CaltechTHESIS
  A Caltech Library Service

Control of Wall-Bounded Turbulence Through Closed-Loop Wall Transpiration

Citation

Toedtli, Simon Silvio (2021) Control of Wall-Bounded Turbulence Through Closed-Loop Wall Transpiration. Dissertation (Ph.D.), California Institute of Technology. doi:10.7907/me3y-te05. https://resolver.caltech.edu/CaltechTHESIS:05272021-055610816

Abstract

Many wall-bounded flows of practical relevance are turbulent, including the flows past airplanes and ships. The turbulent motions enhance momentum mixing and, as a result, the drag force on the engineering surface increases, for transportation vessels typically by at least a factor of two compared to laminar flow. Turbulent flow control aimed at drag reduction therefore has the potential to deliver enormous energetic and economic savings, but many challenges remain despite active research for well over a century. The present thesis aims to contribute towards two open questions of the field: first, what are suitable controller design tools for high Reynolds number flows? And second, how does actuation through closed-loop wall transpiration change the flow physics? We investigate aspects of these questions through direct numerical simulation (DNS) and modal analyses of an example control scheme, which is applied to a low Reynolds number turbulent channel flow. The controller is a generalization of the opposition control scheme, and introduces a phase shift between the Fourier transformed sensor measurement and actuator response.

The first part of the thesis demonstrates that a low-order model based on the resolvent framework is able to approximate the drag reduction results of DNS over the entire parameter space considered. The model is about two orders of magnitude cheaper to evaluate than DNS at low Reynolds numbers, and we present a strategy based on subsampling of the wave number space and analytical scaling laws that enables model-based flow control design at technologically relevant Reynolds numbers. The second part of the thesis shows that the physics of the controlled flow can be understood from two distinct families of spatial scales, termed streamwise-elongated and spanwise-elongated scales, respectively. Wall transpiration with streamwise-elongated scales attenuates or amplifies the near-wall cycle and therefore leads to drag reduction or increase, depending on the phase shift. In contrast, wall transpiration with spanwise-elongated scales only leads to drag increase, which occurs at positive phase shifts and is due to the appearance of spanwise rollers which largely enhance momentum mixing. Both patterns are robust features of flows with closed-loop wall transpiration, and the present study offers a simple explanation of their origin in terms of phase relations at distinct spatial scales. The findings of this study may set the stage for a unifying framework for various forms of wall transpiration, and implications for future flow control design are discussed.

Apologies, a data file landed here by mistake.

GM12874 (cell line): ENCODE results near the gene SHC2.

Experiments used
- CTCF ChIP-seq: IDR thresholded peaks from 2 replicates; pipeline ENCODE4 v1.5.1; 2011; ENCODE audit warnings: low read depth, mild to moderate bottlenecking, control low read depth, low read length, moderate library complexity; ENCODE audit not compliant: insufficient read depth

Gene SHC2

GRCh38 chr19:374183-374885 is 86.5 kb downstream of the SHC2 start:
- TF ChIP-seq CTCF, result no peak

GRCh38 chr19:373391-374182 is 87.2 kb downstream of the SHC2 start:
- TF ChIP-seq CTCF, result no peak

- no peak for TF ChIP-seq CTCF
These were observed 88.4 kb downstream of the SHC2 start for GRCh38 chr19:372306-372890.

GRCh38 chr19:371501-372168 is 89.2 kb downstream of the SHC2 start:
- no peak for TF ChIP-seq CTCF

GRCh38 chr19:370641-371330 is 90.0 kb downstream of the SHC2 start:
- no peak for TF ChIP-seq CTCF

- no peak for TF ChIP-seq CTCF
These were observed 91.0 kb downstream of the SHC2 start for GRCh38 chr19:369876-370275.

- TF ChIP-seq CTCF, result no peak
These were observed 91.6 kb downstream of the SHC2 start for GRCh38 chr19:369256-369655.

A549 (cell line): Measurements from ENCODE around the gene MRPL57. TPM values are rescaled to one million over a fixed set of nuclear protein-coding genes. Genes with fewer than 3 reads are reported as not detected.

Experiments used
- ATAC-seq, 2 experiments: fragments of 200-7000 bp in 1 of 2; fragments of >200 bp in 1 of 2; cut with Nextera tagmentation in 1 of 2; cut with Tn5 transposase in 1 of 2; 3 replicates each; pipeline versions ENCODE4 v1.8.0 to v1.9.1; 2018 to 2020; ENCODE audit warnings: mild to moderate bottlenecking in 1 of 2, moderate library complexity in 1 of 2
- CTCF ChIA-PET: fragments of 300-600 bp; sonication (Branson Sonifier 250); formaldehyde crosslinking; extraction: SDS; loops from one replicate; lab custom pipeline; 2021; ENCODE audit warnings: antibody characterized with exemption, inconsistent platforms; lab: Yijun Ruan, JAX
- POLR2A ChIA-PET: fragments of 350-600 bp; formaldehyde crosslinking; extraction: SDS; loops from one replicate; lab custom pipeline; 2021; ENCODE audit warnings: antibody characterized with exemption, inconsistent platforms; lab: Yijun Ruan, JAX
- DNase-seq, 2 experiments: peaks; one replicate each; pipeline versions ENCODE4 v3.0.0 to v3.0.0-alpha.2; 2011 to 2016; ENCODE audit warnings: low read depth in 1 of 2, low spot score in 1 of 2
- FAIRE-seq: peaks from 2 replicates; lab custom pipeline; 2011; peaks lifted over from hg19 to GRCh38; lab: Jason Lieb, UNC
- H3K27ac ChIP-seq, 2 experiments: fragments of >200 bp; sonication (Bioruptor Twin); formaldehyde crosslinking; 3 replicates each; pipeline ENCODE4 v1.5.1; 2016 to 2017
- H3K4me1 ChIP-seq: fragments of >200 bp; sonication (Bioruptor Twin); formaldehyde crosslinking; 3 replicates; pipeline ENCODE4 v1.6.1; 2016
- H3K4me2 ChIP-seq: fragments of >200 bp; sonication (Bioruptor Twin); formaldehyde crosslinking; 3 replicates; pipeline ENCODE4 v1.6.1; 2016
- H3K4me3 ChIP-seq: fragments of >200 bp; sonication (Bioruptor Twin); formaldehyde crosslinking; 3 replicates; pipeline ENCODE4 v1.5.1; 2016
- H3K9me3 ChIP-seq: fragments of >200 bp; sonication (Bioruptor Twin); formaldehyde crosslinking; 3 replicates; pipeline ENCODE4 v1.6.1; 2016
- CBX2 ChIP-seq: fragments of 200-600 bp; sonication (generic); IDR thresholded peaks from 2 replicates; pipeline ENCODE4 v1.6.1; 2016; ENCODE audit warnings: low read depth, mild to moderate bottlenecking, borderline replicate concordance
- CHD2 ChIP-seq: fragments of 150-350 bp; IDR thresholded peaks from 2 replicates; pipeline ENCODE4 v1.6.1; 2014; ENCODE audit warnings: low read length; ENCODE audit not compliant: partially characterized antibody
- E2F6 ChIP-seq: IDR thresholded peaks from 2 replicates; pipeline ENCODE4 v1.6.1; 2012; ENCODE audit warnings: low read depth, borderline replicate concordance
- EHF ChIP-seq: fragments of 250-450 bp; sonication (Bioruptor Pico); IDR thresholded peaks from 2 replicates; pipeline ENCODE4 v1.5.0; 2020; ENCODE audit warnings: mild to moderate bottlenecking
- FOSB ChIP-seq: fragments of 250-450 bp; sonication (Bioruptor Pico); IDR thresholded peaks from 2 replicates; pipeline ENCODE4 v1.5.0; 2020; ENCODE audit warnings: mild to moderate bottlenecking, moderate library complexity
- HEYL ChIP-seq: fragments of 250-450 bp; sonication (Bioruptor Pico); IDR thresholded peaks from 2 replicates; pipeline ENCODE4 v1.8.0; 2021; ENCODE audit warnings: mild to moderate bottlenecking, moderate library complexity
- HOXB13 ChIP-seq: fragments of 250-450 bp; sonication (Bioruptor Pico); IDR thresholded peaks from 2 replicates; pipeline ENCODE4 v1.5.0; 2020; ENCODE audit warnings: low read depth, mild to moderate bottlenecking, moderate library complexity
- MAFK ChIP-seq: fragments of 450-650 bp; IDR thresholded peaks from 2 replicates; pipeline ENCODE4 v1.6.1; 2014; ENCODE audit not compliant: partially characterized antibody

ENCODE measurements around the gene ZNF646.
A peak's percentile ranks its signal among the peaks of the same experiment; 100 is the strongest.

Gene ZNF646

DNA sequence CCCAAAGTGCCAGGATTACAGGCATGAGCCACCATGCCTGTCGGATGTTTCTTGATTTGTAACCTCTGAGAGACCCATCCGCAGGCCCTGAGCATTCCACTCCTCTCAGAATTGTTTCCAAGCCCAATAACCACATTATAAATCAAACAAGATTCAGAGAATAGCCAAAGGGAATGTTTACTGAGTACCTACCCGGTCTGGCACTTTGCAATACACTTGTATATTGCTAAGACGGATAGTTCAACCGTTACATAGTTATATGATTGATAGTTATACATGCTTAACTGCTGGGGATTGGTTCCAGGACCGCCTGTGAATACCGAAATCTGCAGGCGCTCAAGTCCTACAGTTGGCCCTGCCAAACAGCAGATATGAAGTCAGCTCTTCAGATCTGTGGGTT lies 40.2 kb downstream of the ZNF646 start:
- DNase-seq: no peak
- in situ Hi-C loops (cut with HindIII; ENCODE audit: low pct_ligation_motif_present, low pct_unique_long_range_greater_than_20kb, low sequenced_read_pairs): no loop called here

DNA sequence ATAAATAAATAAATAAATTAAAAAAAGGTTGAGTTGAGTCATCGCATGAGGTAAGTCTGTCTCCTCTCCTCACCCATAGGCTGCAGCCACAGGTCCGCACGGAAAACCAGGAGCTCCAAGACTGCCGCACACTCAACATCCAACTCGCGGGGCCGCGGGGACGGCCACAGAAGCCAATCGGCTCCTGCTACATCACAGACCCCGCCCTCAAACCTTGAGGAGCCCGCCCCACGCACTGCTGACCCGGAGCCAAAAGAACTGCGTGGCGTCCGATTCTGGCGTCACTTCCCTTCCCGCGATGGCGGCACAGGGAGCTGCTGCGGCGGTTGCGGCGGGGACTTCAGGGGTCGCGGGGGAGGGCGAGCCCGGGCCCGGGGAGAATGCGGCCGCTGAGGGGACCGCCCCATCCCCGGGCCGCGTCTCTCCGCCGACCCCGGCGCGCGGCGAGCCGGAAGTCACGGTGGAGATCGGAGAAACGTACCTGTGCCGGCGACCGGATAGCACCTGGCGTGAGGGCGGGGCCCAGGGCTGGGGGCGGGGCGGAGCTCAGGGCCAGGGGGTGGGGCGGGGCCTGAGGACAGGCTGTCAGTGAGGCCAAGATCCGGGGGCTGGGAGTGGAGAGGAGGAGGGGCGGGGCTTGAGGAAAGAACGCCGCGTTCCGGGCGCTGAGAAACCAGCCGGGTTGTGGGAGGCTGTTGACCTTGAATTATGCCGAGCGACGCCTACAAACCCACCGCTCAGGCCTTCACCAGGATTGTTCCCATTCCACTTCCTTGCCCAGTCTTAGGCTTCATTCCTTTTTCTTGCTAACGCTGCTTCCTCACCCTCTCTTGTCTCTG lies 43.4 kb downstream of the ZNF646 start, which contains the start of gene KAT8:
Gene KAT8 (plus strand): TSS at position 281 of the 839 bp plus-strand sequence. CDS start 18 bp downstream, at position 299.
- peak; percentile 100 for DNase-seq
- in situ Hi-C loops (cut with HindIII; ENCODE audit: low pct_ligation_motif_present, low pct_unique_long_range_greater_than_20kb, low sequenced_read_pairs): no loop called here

Item Type:Thesis (Dissertation (Ph.D.))
Subject Keywords:Turbulence; flow control; drag reduction; low-order modeling; direct numerical simulation
Degree Grantor:California Institute of Technology
Division:Engineering and Applied Science
Major Option:Aeronautics
Thesis Availability:Public (worldwide access)
Research Advisor(s):
  • McKeon, Beverley J.
Group:GALCIT
Thesis Committee:
  • Leonard, Anthony (chair)
  • McKeon, Beverley J.
  • Meiron, Daniel I.
  • Hutchins, Nicholas
Defense Date:7 May 2021
Funders:
Funding AgencyGrant Number
Air Force Office of Scientific Research (AFOSR)FA 9550-16-1-0361
Office of Naval Research (ONR)N 00014-17-1-3022
Record Number:CaltechTHESIS:05272021-055610816
Persistent URL:https://resolver.caltech.edu/CaltechTHESIS:05272021-055610816
DOI:10.7907/me3y-te05
Related URLs:
URLURL TypeDescription
https://doi.org/10.1103/PhysRevFluids.4.073905DOIArticle adapted for chapter 3.
https://doi.org/10.1016/j.ijheatfluidflow.2020.108651DOIArticle adapted for chapters 4, 5.
http://tsfp11.org/openconf/modules/request.php?module=oc_program&action=view.php&id=37&type=2&a=Related DocumentConference paper adapted for chapters 4, 5.
ORCID:
AuthorORCID
Toedtli, Simon Silvio0000-0001-9371-9572
Default Usage Policy:No commercial reproduction, distribution, display or performance rights in this work are provided.
ID Code:14179
Collection:CaltechTHESIS
Deposited By: Simon Toedtli
Deposited On:28 May 2021 15:45
Last Modified:04 Jun 2021 15:33

Thesis Files

[img] PDF (Complete Thesis) - Final Version
See Usage Policy.

7MB

Repository Staff Only: item control page